DECCAN HERALD, Friday, September 28, 2001

Small steps to big goals

Concept schools like the Poorna Prajna Shishu Vihar at Alanahalli in Mysore have the advantage
of providing need-based education, which is the future of quality education
in India, writes Suma Tekur.
The Poorna Prajna Shishu Vihar at Alanahalli in Mysore is better known as Tarakka's school. Not long ago, Tara Gopinath, her sister, Malathi and a friend pooled in their resources and started a school to cater to the needs of needy children in their neighbourhood. The school differed from other schools in its wholly informal nature.

The stress is on grooming students from the very roots. Students here, have no need to dread exams at the end of every academic year nor are they under pressure to complete a task within a specified period. In other words, every child here is given due importance and is encouraged to learn things at his or her own pace. What is more, there is no tuition fee and uniform too. Food and books are both provided at school.

Tarakka’s school follows its own syllabus. Its students range in age group - four to fifteen and all study in groups. Each study group is comprised of seven to eight students. English is used as the medium of instruction in order to help students join the mainstream. Such students who fail to pick up English by the seventh class are encouraged to continue studies in Kannada. The regular government syllabus is introduced only when the student is mentally prepared. Even then the subjects are treated as simple stories.

Manju is a typical student of Tarakka's school. Along with her friends Pramodini, Thelma, Triveni, Shilpa and Sanjana, she begins her regular day at school with the music class. It starts with "Om kar" and a few Sanskrit shlokas followed by classical, folk and light music. The day is thus begun on a peaceful note. During the course of the year, the school holds various cultural programmes. Pottery, tailoring, gardening, puppetry and dance are taught. Students are taken on excursions and even Ganesh Chaturthi is celebrated.

Presently, the School has 33 students and six teachers. With most of the parents-segment of the school being illiterate, there was initial hesitation in enrolling their wards. Things however seems to have changed. "Seeing her so active is such a relief. She has become so bold that she speaks so well outside, all the doubts have vanished", says one such parent of her daughter.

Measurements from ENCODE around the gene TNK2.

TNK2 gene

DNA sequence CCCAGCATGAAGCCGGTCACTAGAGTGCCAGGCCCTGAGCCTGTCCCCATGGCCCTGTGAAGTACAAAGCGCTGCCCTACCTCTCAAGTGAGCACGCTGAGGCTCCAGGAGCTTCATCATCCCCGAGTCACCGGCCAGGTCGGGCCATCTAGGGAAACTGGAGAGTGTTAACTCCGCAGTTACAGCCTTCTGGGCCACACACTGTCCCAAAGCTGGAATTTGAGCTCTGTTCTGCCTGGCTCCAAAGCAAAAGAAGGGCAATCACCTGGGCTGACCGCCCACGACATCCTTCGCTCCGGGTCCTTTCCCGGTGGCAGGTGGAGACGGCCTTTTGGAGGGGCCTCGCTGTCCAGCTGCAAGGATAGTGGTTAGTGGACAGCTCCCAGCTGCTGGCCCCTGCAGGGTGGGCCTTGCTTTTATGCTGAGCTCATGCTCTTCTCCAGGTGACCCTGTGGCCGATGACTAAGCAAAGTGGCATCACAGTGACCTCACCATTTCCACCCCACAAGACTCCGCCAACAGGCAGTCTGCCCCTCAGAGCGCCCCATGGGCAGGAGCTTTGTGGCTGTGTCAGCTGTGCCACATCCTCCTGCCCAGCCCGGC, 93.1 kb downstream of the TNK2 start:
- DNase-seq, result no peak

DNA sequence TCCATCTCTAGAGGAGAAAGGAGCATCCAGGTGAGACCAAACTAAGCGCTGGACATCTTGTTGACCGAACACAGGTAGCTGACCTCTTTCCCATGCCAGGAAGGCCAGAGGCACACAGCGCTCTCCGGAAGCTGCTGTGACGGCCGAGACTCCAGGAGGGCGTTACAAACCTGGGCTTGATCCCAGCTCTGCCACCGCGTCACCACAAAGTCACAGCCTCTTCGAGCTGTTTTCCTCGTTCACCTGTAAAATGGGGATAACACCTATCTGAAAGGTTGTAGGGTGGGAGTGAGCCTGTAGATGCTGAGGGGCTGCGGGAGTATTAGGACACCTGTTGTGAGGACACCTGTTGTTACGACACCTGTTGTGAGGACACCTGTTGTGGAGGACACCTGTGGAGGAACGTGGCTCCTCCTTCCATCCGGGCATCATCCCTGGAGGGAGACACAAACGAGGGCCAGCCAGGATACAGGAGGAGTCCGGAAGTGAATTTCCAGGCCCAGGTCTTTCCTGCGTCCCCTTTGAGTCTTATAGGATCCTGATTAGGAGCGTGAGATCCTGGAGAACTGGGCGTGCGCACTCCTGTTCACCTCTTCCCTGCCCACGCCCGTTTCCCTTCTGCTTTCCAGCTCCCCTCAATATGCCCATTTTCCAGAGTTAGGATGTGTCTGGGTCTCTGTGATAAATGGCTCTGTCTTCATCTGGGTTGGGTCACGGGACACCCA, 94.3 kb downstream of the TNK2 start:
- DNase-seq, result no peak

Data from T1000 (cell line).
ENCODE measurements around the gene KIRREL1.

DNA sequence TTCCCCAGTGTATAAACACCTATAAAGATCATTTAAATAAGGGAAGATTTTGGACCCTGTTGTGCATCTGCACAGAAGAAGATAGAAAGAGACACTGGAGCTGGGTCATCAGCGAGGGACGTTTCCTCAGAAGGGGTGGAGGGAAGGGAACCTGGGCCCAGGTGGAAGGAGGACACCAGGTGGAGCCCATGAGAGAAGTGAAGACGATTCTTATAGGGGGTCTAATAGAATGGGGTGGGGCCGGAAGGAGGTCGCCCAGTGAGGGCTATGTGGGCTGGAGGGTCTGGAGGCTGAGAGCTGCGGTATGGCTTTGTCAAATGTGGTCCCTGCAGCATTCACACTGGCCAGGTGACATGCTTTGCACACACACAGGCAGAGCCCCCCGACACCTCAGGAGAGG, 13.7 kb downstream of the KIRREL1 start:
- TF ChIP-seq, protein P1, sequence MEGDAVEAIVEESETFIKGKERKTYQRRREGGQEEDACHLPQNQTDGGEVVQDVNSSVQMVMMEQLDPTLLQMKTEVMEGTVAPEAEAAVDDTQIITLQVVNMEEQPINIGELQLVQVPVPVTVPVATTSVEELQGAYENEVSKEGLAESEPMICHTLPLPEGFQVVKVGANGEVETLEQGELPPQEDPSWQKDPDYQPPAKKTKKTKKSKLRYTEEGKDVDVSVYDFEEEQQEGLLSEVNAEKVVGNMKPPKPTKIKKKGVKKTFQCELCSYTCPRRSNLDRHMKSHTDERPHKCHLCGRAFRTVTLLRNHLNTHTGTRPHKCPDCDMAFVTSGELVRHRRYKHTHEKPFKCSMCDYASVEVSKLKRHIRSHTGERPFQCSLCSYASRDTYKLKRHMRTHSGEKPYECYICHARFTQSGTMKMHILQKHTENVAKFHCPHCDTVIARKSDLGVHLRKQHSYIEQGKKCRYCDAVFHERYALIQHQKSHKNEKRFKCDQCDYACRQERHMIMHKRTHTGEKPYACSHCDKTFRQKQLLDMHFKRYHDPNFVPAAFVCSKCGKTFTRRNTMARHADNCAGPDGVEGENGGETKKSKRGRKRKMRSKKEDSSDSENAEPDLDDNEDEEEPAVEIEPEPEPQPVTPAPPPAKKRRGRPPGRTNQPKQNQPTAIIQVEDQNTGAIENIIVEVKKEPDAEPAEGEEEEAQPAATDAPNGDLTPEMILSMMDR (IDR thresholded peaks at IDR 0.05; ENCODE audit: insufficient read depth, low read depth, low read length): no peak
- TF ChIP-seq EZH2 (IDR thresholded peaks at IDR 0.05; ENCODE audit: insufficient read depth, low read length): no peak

The school also aims at grooming its students to act as change agents, such that, respective students families too are motivated and educated. There are a number of government schools nearby Tarakka’s school and one can see a definite difference in the working of the two systems. The unique teacher - student relationship in Tarakka's school enables them to bring about change. Tarakka herself opines that families of her students have changed and the second generation is improving.

Tara Gopinath was a teacher in a formal school for 13 years. The concept of education advocated by David Horshborough, hailed as the Father of Non-Formal Education held her interest. Her true motivator, however, was her own sister, Malathi, who encouraged her to start on with what she believed in. The inspiration took roots and the Poorna Prajna Shishu Vihar was born in 1984. The school walls are decorated with clay tiles made by the students themselves. The wall facing the road depicts the story of Pied Piper.

Voluntary organisations like Action Aid, CRY and Ratan Tata Trust have all played a role in the development of the Poorna Prajna Shishu Vihar, the latest contributor being the Asha Trust. A library facility tops the immediate requirements of the school.

Concept schools like these have the advantage of providing need-based education, which is the future of quality education in India. The predominantly rural structure of our society calls for a decentralised educational scenario. Tarakka’s school has definitely made a great start in this direction. Which ever way one sees it - the original motto remains the same - providing quality education with the limited resources available.
 
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